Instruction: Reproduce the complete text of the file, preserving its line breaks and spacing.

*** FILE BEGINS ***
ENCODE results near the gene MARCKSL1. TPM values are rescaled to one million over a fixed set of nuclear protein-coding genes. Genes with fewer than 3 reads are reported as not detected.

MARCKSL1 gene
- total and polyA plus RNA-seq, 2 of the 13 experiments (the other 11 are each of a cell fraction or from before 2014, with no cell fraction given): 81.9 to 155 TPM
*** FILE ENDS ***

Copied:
ENCODE results near the gene MARCKSL1. TPM values are rescaled to one million over a fixed set of nuclear protein-coding genes. Genes with fewer than 3 reads are reported as not detected.

MARCKSL1 gene
- total and polyA plus RNA-seq, 2 of the 13 experiments (the other 11 are each of a cell fraction or from before 2014, with no cell fraction given): 81.9 to 155 TPM